• The department has developed a unique course in translational and clinical oral biology in the third and fourth years of the dental program. Translational Oral Biology is an area of applied science that has been developed over a period of 35 years at the Stony Brook University School of Dental Medicine, where it exists as an important and unique component of the dental curriculum. It has been built on a growing foundation of oral and medically related biological science with focus on clinical application and patient care.

    • The Translational Oral Biology curriculum for dental students is given in the third year and is presently comprised of four sections. Section one deals with the nature and fundamentals of technology and knowledge transfer. Section two focuses on the fundamentals and specifics of newly developed and emerging diagnostic devices and techniques. Section three deals with the underlying basis and specifics of a range of new and emerging therapeutics and therapies. The fourth and last part deals with protocols to manage specific diseases where newly discovered and perfected diagnostic and therapeutic entities can be applied and integrated into clinical practice. This course also offers basic and practical experience in clinical laboratory methods and familiarizes students with investigative clinical procedures used in the diagnosis and monitoring of the effectiveness of treatment of a patient.
    • The department also offers graduate studies leading to a PhD in Oral Biology and Pathology or to a MS in Biomedical Science (Track in Oral Biology and Pathology). Both the PhD and MS can be obtained as part of combined DDS/PhD or DDS/MS programs. The MS in Biomedical Science (Track in Oral Biology and Pathology) may also be obtained as part of combined degree programs leading to an Advanced Certificate in Endodontics/MS, and Advanced Certificate in Orthodontics/MS, or an Advanced Certificate in Periodontics/MS. These programs are granted through Stony Brook University’s Graduate School. The main function of these programs are to train oral biology educators and researchers to staff dental and medical schools, dental research institutes, dental and medical industrial laboratories, and to provide relevant basic science training for dentists and physicians taking post-doctoral specialty training. The course work consists of an in-depth exposure to knowledge, directly and indirectly related to oral biology and its related sciences, and is coupled with appropriate individual research, tutorial and thesis programs.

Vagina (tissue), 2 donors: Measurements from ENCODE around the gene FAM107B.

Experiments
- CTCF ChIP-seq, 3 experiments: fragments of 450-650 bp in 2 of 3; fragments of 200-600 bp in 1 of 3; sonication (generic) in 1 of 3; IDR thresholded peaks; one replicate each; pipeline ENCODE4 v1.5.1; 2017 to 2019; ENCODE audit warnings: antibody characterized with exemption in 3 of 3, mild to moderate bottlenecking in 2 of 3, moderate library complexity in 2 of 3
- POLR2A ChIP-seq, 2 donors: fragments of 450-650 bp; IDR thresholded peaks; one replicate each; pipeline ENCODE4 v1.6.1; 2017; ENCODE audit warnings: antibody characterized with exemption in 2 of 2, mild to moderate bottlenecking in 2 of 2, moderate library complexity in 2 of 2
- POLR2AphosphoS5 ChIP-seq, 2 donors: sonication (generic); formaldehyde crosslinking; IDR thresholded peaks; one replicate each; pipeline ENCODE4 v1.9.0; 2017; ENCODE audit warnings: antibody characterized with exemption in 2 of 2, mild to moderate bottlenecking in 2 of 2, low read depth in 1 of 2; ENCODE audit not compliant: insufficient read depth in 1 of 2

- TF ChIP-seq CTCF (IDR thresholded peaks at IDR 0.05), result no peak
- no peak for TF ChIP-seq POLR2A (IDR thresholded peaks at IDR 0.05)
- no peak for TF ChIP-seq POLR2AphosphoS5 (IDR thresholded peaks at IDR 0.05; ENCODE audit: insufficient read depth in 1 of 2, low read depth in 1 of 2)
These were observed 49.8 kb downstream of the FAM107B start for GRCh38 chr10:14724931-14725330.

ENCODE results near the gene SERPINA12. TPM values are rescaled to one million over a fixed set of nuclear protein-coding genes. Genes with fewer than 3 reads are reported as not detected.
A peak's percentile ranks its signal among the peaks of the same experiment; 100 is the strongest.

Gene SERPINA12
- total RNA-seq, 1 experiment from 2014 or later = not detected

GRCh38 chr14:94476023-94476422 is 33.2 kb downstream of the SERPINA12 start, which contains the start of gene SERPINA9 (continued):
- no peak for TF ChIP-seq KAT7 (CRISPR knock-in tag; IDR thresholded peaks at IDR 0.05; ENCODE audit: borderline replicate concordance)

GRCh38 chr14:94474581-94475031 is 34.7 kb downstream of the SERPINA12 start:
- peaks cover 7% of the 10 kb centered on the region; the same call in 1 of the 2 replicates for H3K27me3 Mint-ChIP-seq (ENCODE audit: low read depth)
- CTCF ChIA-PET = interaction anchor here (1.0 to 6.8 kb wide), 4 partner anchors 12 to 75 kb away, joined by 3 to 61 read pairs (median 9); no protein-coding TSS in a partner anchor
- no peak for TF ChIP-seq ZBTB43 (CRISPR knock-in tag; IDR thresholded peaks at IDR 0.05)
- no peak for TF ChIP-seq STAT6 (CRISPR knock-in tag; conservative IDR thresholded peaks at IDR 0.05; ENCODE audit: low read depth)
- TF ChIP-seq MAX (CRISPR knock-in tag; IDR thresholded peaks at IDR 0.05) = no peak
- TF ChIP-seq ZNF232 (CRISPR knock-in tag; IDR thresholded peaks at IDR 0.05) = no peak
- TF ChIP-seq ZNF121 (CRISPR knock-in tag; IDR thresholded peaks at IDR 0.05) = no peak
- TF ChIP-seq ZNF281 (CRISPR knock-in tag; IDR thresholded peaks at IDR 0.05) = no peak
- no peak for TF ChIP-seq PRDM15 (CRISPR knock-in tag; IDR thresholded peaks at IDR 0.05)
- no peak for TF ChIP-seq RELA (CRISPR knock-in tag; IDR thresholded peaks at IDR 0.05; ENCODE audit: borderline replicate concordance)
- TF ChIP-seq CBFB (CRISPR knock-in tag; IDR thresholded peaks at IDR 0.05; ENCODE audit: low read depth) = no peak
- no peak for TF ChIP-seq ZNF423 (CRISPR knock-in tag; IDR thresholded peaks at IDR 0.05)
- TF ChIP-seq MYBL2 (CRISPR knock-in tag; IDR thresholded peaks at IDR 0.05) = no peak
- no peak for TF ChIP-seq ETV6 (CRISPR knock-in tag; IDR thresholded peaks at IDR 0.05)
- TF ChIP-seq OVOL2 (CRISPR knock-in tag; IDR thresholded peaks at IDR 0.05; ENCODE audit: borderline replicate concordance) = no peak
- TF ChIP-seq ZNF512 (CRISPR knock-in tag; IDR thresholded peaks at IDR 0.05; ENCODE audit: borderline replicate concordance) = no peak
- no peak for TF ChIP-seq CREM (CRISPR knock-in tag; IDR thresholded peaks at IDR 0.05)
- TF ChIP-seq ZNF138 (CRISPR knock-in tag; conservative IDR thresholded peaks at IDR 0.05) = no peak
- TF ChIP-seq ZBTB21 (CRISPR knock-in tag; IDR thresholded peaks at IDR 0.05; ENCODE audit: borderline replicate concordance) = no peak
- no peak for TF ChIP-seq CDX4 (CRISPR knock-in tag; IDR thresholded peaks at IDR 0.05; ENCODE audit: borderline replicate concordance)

• Oral & Maxillofacial Surgery


    • Department of Oral & Maxillofacial Surgery 

      Chair: David K. Lam, MD, DDS, PhD, FRCDC